“What is a Hoover Button?” repeaeted Britches trying to be kind and
Intelligent. “You say the Button is a red-white-and-blue shield encircled by
a bronze disc? I have seen Dean Allen wearing such a button, but I can’t
tell WHY. There used to be a fellow by the name of Hoover writing for
the Saturday Evening Post, but I never read his stuff, caring only for
Snappy Fiction myself.
And he passes on to the Corner Sweet Shop to buy a pound of Chocolate
Nougats for his Girl. -
A manly youth approached. A wide hat sat low upon his fair broad brow,
casting a friendly shadow upon the tender sprouts upon his upper lip. Ques
tion diffidently sidled toward Him and told his troubles, to which He listened
“Of course you know the significance of the red-white-and-blue shield,”
said the youth with the Broad Brow. “Now did you notice the heads of
grain which form the decoration in the bronze border of the button? Therein
lies the significance of the Button. Mr. Hoover is President Wilson’s Food
Administrator and this Bright Button is the Badge worn by his Lieutenants
throughout the United States. Every person wearing this Bright Button is
i actively engaged in the campaign for food conservation.”
“Why should we conserver food?” asked silly Question.
“I have to go study cat anatomy now,” said Broad Brow, “but I shall be
glad to tell you another time. By the way, did you know that Herbert Hoover
used to live at Newberg, Oregon, and went to Pacific Academy?”
“Did they have Hoover Buttons there then?” asked Question.
! “No, but they do now,” said Broad Brow.
(To be continued.)
DR. SMITH TO ATTEND COAST MEETING
OF NATIONAL RESEARCH COUNCIL
Geologists Will Convene in Berkeley
to Discuss Utilization of
Dr. Warren Smith, of the geology
department of the University of Or
egon, will leave Eugene Wednesday
to attend a meeting of the Pacific
coast section of the National Research
Council, at Berkeley, California.
This council is a subdivision, of the
Council of National Defense. The
meeting is called by Dr. I. G. Merriam,
chairman of the coast section, a wide
ly known geologist who lectured in
Eugene last spring.
The purpose of the meeting is to
discuss the greater utilization of the
geological resources of the Pacific
coast. An attempt to bring about
closer co-operation between schools of
mines and all those interested in the
development of these resources will
YELL LEADER NAMED.
The place of ’Varsity yell leader was
given to “String” Crandall at a meet
ing rtf tVm gtmimll ClITHWiI linln vpb
terday in Johnson Hall. Crandall is
The executive committee also elect
ed Harold Tregilgas to fill the place
on the council left vacant by Shy
NEBRASKA TEAM AIDS RED CROSS
The University of Nebraska will turn
over the profits of the entire football
season to the Red Cross society, ac
cording to an announcement made last
week. Everything above actual ex
penses will go into a fund for war
relief, and to make this sum as large
as possible, a campaign for the sale
of season tickets is now under way.
PLEDGE DAY CEREMONY
IS SET FOR II O’CLOCK
(Concluded from page 1.)
of the State Board of Higher Curric
ula, who is identified witli local and
national civic charitable and social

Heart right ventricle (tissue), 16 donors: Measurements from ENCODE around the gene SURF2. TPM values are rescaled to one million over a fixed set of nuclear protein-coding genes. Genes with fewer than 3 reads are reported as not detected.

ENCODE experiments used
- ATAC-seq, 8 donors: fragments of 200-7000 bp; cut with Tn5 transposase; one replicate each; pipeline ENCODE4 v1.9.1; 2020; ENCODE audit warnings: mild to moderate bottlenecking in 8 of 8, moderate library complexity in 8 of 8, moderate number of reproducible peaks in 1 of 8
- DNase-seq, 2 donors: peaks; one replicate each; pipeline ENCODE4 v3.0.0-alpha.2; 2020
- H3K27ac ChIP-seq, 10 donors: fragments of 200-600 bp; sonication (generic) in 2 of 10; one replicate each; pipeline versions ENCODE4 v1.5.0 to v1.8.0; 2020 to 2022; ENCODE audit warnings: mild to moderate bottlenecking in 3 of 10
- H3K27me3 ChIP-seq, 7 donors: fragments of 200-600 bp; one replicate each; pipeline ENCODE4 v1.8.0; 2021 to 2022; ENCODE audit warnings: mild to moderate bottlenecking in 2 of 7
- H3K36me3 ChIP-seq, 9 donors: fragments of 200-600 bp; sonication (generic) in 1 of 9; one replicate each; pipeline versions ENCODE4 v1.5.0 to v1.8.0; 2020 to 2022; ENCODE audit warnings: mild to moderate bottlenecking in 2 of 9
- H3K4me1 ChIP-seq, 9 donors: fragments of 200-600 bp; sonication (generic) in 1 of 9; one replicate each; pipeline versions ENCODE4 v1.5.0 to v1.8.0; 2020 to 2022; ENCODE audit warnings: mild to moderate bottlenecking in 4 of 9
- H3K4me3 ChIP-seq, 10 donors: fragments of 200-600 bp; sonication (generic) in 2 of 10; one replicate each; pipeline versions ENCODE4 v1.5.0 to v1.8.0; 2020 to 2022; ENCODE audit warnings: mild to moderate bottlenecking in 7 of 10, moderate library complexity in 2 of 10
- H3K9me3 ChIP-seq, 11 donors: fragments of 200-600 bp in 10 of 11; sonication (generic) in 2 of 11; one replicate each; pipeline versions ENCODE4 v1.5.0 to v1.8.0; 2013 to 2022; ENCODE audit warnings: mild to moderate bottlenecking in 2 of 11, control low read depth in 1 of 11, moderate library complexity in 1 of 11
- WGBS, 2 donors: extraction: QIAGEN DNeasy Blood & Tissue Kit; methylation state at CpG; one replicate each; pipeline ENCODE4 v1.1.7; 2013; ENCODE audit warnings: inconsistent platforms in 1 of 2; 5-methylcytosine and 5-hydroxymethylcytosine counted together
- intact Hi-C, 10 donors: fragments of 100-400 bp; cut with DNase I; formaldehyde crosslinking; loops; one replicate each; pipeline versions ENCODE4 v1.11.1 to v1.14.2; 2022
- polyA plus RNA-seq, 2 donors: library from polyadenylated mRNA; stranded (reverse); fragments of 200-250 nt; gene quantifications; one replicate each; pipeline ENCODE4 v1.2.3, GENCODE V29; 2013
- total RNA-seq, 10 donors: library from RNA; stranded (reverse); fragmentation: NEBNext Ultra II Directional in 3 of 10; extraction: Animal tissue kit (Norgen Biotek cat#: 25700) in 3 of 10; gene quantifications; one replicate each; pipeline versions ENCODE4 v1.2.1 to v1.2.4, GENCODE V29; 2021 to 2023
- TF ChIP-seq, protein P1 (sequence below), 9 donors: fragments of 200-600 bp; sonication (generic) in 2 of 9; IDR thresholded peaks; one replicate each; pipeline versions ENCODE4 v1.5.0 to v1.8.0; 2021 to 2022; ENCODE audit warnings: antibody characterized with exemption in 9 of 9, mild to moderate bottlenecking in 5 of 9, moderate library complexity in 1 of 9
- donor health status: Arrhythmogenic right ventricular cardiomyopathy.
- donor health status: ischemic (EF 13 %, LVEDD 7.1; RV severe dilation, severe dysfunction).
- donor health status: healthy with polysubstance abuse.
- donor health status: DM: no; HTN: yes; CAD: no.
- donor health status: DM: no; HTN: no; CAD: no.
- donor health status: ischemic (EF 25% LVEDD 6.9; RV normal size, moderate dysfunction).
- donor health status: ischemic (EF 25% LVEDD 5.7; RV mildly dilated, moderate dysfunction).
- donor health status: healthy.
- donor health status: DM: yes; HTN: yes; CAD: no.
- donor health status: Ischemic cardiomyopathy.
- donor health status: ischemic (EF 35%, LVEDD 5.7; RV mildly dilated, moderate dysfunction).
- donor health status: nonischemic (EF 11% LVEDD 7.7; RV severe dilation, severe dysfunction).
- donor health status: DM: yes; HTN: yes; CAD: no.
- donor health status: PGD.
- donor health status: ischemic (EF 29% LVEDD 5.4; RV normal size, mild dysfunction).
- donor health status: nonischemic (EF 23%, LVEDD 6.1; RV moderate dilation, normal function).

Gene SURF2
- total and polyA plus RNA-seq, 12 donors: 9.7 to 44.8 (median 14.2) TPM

work. He is prominent as a lecturer
and is an excellent speaker according
to Kara Onthank, secretary to Presi
dent Campbell. He has been Rabbi
of Beth Israel Temple in Portland
since November i910. Rabbi Wise
has not announced the subject of his
address but it will be a subject of
vital present day interest says_Ms,
James Sheehy president of the Asso
ciated Students will preside. Mrs.
George R. McMath, president of the
Oregon Congress of Mothers and Par
ent-Teacher associations, will give a
short talk. President P. L. Campbell
will also speak. Rev. A. L. Crim will
lead in devotional services.
. Audience Will Sing.
The University Band and Orches
tra will open the program with “The
Battle Hymn of the Republic” which
the audience will sing. The Univer
sity orchestra will play Gounod’s
“March Pontiflcale” and the program
will close with “Mighty Oregon.”
STIFF PRACTICE BEGINS
FOR Mf. S. C. CONTEST
(Concluded from page 1.)
going to require more than that at
Lake, but from all accounts the col
legians were two or three touchdowns
the stronger team. In the very first
Washington State opened her sched
ule last week with a scoreless tie
against the ofllcers’ team at American
play, Lyons, the regular center, was
injured and had to be taken out. This
killed the Pullman offense, and they
had to be content with a tie score.
May Take Many Subs.
The team will leave Eugene Thurs
day afternoon at 1:50 o’clock, arriv
ing Friday morning in Pullman, where
they will work out in the afternoon.
The coach is undecided concerning
the number of men he will take along,
but tho chances are that a large num
ber will be taken to guard against
Training table was started last
night, with 19 gridironers sitting
around Mrs. Prescott’s big board. The
chosen ones were Steers, Cook, Mai
son« Hunt, Still, Williams, Couch, Ma
cy, Medley, Nicol, Maddock, Dow Wil
son, Barde, Tregilgas, Berg, Ander
son, Leslie, Nelson and Hunter. More
may be added later.
No secret practice will be held, at
least for some time. “I haven’t any
thing to hide,” said the coach, with a
laugh. “We aren’t going to slip any
thing over this year.”
The familiar ghost ball was due to
make its appearance Tuesday night,
which means that there will be no
cessation from work before six bells
from now on.
EASTERN COLLEGES LOSE MANY
Wlar has made large inroads into
the universities and colleges of the
east. Harvard has lost 40 per cent
of her students, Brown 30 per cent,
Ames 30 per cent, while more than
1,300 students have dropped out of
Yale. One thousand have left Wis
consin, 1,000 have gone from Cornell,
while Nebraska has lost 700 men.'
for dainty lunches, French pas
tries and home made candies
$1.00 sent to the Emerald Circulation
Manager, U. of O., Eugene, will send
the Emerald to your home for one
Do It Now!